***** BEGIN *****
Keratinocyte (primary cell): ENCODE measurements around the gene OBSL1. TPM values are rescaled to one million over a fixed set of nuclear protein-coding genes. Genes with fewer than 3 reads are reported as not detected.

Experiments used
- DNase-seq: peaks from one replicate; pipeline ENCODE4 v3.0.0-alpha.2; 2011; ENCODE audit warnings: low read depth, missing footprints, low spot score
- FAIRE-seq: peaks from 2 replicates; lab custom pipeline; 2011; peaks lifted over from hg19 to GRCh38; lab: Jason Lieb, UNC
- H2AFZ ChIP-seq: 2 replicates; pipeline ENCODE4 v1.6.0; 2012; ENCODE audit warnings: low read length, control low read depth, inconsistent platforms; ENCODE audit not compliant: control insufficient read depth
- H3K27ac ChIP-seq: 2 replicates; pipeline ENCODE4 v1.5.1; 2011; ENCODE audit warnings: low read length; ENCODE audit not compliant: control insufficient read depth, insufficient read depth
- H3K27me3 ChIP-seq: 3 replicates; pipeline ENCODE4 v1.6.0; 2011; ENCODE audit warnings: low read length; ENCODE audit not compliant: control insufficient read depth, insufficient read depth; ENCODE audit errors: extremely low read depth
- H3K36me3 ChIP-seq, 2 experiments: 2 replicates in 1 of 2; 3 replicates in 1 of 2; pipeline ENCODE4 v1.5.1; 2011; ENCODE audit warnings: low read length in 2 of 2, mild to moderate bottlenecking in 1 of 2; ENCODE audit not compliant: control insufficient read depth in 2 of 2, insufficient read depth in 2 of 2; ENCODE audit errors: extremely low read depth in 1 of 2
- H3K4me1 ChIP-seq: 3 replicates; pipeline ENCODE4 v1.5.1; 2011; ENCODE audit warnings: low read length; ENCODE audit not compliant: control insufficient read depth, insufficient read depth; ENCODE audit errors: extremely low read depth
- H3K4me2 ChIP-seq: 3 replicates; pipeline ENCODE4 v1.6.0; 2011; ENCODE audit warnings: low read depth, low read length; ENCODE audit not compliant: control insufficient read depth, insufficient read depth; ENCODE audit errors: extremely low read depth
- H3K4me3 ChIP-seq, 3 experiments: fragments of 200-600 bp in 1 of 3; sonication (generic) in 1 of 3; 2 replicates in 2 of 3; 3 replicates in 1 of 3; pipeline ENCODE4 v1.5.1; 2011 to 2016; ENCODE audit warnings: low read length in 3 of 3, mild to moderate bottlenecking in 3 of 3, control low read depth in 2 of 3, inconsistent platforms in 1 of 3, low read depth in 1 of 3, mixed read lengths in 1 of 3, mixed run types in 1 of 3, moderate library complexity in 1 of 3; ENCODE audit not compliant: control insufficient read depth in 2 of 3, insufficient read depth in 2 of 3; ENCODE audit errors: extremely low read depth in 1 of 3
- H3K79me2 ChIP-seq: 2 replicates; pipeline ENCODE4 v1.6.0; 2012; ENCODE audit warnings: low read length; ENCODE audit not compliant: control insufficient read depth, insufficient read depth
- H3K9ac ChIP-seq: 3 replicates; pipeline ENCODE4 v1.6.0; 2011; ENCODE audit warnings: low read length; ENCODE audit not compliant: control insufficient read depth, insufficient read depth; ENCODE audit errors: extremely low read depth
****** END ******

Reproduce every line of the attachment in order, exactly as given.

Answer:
Keratinocyte (primary cell): ENCODE measurements around the gene OBSL1. TPM values are rescaled to one million over a fixed set of nuclear protein-coding genes. Genes with fewer than 3 reads are reported as not detected.

Experiments used
- DNase-seq: peaks from one replicate; pipeline ENCODE4 v3.0.0-alpha.2; 2011; ENCODE audit warnings: low read depth, missing footprints, low spot score
- FAIRE-seq: peaks from 2 replicates; lab custom pipeline; 2011; peaks lifted over from hg19 to GRCh38; lab: Jason Lieb, UNC
- H2AFZ ChIP-seq: 2 replicates; pipeline ENCODE4 v1.6.0; 2012; ENCODE audit warnings: low read length, control low read depth, inconsistent platforms; ENCODE audit not compliant: control insufficient read depth
- H3K27ac ChIP-seq: 2 replicates; pipeline ENCODE4 v1.5.1; 2011; ENCODE audit warnings: low read length; ENCODE audit not compliant: control insufficient read depth, insufficient read depth
- H3K27me3 ChIP-seq: 3 replicates; pipeline ENCODE4 v1.6.0; 2011; ENCODE audit warnings: low read length; ENCODE audit not compliant: control insufficient read depth, insufficient read depth; ENCODE audit errors: extremely low read depth
- H3K36me3 ChIP-seq, 2 experiments: 2 replicates in 1 of 2; 3 replicates in 1 of 2; pipeline ENCODE4 v1.5.1; 2011; ENCODE audit warnings: low read length in 2 of 2, mild to moderate bottlenecking in 1 of 2; ENCODE audit not compliant: control insufficient read depth in 2 of 2, insufficient read depth in 2 of 2; ENCODE audit errors: extremely low read depth in 1 of 2
- H3K4me1 ChIP-seq: 3 replicates; pipeline ENCODE4 v1.5.1; 2011; ENCODE audit warnings: low read length; ENCODE audit not compliant: control insufficient read depth, insufficient read depth; ENCODE audit errors: extremely low read depth
- H3K4me2 ChIP-seq: 3 replicates; pipeline ENCODE4 v1.6.0; 2011; ENCODE audit warnings: low read depth, low read length; ENCODE audit not compliant: control insufficient read depth, insufficient read depth; ENCODE audit errors: extremely low read depth
- H3K4me3 ChIP-seq, 3 experiments: fragments of 200-600 bp in 1 of 3; sonication (generic) in 1 of 3; 2 replicates in 2 of 3; 3 replicates in 1 of 3; pipeline ENCODE4 v1.5.1; 2011 to 2016; ENCODE audit warnings: low read length in 3 of 3, mild to moderate bottlenecking in 3 of 3, control low read depth in 2 of 3, inconsistent platforms in 1 of 3, low read depth in 1 of 3, mixed read lengths in 1 of 3, mixed run types in 1 of 3, moderate library complexity in 1 of 3; ENCODE audit not compliant: control insufficient read depth in 2 of 3, insufficient read depth in 2 of 3; ENCODE audit errors: extremely low read depth in 1 of 3
- H3K79me2 ChIP-seq: 2 replicates; pipeline ENCODE4 v1.6.0; 2012; ENCODE audit warnings: low read length; ENCODE audit not compliant: control insufficient read depth, insufficient read depth
- H3K9ac ChIP-seq: 3 replicates; pipeline ENCODE4 v1.6.0; 2011; ENCODE audit warnings: low read length; ENCODE audit not compliant: control insufficient read depth, insufficient read depth; ENCODE audit errors: extremely low read depth